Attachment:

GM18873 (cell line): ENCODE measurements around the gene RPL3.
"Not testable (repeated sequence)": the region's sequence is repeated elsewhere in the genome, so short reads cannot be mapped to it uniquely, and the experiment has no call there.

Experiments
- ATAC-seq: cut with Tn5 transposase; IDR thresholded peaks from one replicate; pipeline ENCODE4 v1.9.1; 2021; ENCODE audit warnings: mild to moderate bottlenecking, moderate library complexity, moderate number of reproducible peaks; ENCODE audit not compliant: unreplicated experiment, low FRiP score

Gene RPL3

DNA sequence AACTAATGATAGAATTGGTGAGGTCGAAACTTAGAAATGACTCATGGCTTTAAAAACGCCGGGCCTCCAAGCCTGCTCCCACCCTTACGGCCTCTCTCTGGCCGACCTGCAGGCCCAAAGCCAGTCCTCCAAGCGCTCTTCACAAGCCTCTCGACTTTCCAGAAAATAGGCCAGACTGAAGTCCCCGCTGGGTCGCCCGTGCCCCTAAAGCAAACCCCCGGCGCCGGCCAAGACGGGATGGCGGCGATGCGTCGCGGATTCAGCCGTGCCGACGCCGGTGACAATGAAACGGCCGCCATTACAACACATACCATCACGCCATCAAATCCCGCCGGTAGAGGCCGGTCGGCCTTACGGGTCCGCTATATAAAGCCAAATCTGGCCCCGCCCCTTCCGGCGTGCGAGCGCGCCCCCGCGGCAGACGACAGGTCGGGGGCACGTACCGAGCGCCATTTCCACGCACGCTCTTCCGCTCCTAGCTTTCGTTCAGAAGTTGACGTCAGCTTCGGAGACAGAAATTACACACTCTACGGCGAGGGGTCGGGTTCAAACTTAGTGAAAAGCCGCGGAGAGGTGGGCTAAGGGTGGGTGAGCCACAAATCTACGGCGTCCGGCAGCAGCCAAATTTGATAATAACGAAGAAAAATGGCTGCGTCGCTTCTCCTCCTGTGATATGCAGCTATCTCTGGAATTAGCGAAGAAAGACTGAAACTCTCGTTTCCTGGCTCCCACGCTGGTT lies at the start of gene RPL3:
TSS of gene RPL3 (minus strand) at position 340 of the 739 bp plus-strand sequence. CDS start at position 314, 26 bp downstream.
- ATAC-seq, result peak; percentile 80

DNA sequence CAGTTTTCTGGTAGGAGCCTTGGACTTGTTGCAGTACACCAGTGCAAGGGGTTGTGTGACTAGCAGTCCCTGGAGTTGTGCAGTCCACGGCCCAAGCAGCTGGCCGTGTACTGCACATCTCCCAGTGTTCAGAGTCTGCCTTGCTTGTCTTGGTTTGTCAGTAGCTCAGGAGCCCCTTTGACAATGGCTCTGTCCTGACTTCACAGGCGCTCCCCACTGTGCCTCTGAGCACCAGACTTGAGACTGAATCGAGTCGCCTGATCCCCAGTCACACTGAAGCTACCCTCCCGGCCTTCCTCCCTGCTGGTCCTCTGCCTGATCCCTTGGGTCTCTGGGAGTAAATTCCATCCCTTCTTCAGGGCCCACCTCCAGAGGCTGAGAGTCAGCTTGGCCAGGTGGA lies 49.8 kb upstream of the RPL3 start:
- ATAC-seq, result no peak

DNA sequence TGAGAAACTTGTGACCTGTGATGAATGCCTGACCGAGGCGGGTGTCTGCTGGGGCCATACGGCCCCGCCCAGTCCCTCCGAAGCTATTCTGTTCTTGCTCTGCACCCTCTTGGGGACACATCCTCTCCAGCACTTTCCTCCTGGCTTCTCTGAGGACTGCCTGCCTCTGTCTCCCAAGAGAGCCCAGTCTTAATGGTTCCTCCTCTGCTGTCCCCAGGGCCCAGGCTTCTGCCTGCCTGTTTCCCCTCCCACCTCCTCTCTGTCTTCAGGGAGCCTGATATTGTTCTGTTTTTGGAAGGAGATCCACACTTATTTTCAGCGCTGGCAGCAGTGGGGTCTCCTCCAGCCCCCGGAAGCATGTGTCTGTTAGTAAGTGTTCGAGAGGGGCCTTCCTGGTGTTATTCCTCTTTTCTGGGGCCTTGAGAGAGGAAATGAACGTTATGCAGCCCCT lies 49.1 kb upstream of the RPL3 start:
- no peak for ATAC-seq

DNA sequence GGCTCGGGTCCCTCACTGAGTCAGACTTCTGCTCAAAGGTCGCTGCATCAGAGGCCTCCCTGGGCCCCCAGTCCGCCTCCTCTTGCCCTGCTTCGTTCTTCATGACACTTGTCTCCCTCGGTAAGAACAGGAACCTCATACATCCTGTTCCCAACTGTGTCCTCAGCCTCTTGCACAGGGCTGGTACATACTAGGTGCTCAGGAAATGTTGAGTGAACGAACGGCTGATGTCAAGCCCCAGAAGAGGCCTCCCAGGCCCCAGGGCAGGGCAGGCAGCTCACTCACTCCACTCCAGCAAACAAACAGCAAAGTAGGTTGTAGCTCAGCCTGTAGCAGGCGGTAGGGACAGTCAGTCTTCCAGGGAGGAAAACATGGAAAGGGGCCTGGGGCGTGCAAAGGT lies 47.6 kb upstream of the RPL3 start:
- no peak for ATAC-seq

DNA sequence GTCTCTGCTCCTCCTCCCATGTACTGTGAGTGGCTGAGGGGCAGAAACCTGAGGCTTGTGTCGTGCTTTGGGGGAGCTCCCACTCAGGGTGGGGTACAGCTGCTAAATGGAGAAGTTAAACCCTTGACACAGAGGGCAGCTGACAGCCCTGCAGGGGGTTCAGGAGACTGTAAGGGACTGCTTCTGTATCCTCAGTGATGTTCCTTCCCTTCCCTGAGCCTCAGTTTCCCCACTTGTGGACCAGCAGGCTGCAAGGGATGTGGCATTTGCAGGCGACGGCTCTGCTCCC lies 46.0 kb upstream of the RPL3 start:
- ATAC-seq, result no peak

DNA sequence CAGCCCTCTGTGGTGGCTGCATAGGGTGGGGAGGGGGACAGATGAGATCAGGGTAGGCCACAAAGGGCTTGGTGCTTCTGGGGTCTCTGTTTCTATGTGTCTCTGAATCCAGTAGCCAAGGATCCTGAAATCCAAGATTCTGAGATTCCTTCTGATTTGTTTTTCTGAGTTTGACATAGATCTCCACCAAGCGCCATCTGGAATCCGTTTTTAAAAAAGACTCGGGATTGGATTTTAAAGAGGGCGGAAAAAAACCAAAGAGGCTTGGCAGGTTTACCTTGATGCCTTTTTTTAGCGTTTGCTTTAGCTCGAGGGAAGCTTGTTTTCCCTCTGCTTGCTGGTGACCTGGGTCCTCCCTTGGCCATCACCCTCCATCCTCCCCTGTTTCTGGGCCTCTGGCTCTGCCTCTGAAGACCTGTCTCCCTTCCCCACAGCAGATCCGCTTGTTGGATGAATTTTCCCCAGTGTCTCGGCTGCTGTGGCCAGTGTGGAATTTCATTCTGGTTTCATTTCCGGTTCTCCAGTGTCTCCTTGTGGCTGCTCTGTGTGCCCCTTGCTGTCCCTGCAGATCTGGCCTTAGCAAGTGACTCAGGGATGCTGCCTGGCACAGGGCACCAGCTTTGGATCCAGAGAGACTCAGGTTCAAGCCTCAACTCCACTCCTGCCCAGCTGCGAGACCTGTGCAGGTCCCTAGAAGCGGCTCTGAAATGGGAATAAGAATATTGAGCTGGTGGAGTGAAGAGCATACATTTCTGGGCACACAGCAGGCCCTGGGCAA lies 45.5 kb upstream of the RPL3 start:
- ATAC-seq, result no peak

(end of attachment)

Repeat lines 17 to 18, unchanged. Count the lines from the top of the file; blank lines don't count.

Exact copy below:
DNA sequence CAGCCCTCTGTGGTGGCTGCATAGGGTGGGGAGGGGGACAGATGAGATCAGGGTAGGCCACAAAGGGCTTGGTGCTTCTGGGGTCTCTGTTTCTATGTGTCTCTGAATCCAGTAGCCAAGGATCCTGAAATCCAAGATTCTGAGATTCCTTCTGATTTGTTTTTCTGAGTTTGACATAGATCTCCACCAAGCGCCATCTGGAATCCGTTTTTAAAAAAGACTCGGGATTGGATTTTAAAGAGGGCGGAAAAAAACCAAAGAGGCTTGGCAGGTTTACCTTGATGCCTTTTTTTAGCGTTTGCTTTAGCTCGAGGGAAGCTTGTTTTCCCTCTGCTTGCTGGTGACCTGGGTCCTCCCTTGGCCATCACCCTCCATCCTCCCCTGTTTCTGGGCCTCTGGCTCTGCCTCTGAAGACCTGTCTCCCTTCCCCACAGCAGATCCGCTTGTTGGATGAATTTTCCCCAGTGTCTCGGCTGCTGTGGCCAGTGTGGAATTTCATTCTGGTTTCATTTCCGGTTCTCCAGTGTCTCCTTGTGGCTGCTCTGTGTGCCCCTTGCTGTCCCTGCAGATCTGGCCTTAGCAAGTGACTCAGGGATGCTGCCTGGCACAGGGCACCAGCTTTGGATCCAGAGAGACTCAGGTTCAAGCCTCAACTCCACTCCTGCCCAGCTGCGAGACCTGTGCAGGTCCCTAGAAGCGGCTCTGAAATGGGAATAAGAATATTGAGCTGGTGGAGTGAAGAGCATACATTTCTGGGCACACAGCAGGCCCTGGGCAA lies 45.5 kb upstream of the RPL3 start:
- ATAC-seq, result no peak